Tories Question Whether Rishi Sunak Will Ever Toughen Strike Rules
A series of strikes will take place across the winter (Alamy)
Senior Conservative figures have privately admitted they now believe tough new laws to curb strikes are unlikely to come into force before the next election without enhanced "determination" from ministers.
Sunak is believed to be keen to accelerate a pledge made by his predecessor Boris Johnson to legislate for minimum service in certain sectors in an attempt to limit disruption caused by strikes, but a number of Tory insiders are frustrated by inaction so far.
Up to 100,000 workers are expected to strike across a wave of walk-outs this winter, with strikes across the rail network, as well as by NHS nurses, ambulance workers, border force staff and postal workers set to begin in the coming days. RMT general secretary Mick Lynch has said major rail strikes throughout the Christmas period were a response to the government's attempts to "ratchet up the dispute".
A Downing Street spokesperson insisted it was "right" to look at further options to "curb the impacts" of strikes, but was unable to set out any plans for limiting winter disruption.
One Conservative MP told PoliticsHome they believed the new rules could only have a "medium to long-term impact" anyway as they felt it was unlikely they would be brought into force ahead of a predicted general election in May 2024.
They explained that the tougher strike rules would take at least six months to implement after passing through Parliament because of their complexity, and felt they had "no choice" over going to the polls by Spring 2024.
"You cannot implement this in such a short period of time before the election," they said.
Transport Secretary Mark Harper said on Wednesday that there was "no specific" timeframe for introducing the party's 2019 manifesto pledge to guarantee minimum service levels during rail strikes, while admitting the laws would "clearly" not be brought in in time to offset disruption this year.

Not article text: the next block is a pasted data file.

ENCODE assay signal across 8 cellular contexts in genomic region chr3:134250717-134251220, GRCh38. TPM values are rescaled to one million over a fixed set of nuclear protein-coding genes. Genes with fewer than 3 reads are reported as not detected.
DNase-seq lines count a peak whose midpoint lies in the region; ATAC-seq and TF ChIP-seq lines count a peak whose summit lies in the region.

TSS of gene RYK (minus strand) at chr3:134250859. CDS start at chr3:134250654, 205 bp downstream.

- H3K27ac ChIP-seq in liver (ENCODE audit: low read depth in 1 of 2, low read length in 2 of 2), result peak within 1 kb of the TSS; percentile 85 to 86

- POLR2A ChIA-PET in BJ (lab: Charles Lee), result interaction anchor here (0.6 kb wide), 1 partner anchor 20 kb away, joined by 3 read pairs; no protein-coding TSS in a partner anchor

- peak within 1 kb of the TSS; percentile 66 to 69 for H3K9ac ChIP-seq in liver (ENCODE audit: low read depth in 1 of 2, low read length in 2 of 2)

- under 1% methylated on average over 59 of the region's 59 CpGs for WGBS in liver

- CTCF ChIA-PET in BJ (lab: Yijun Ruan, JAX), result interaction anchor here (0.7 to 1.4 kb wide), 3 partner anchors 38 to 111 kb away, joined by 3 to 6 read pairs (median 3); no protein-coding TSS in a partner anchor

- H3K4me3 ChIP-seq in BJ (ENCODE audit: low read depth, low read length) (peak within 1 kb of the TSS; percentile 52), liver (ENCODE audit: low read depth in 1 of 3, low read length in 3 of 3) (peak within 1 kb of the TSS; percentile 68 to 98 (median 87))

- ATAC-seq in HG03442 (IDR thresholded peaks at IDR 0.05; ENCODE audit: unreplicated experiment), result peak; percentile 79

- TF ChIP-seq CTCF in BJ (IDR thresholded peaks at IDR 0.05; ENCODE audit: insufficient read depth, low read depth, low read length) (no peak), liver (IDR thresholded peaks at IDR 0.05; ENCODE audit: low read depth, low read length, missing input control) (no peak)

"The Bill has been introduced in Parliament, it hasn't yet had a second reading, I can't give the committee a specific time on that," he told MPs.
"Whilst that legislation may improve the service that passengers receive on strike days, my priority is to try and resolve the industrial dispute so we don't have strike days. That is how you give better service to passengers is to resolve the disputes rather than have slightly better service on strike days."
Harper also admitted that any changes to strike rules were "not going to be something that is going to help with the industrial action we face today."
But a former cabinet minister told PoliticsHome they were "not persuaded" that ministers could not speed up the process to limit the disruption.
"The minimum service bill was in the manifesto so could not be blocked by the Lords, and would surely be something that would rally Tory MPs rather than open up divisions," they said.
"Secondary legislation can certainly be done within a few weeks max. I see no reason why a determined government could not push faster if it wished to."
Labour deputy leader Angela Rayner has already defended the new strike action, saying the decision would not have been made "at a drop of a hat".
"These people who are going on strike are going to lose pay, they will lose their pay at a time when they will need it most," she told BBC Breakfast.
"This is a militant government that is not dealing with the issues and not resolving this strike action, and it’s frustrating. The system is absolutely crumbling without the strikes. Anyone who gets on a train now in the north knows that you’re praying if you’re going to get to where you need to get to."
But a civil service source suggested the government was hoping that continued disruption across Christmas would "sour" public support for unions.
"Rail [unions] risk squandering the goodwill they have built up in recent months with the decision to strike over Christmas," they told PoliticsHome.
"[Ministers] are walking a tightrope because they can't afford to meet all these different pay demands, but they also don't want to seem to be escalating the situation by giving the impression they are not listening to concerns.
"The minimum service plans risk will get tied up in parliament and in the courts, so the main hope is the continual barrage of strikes sours the public mood against the unions. It's very risky."
The government is also braced for a series of other strikes across the winter period, including by postal workers and civil servants working for the DVLA.
Members of the Royal College of Nursing are also set to take the unprecedented step of striking on 15 and 20 December over concerns over pay and working conditions in the NHS.
But ministers have insisted they are prepared for the action, saying there was "well-oiled contingencies" in place to limit the impact on emergency care.
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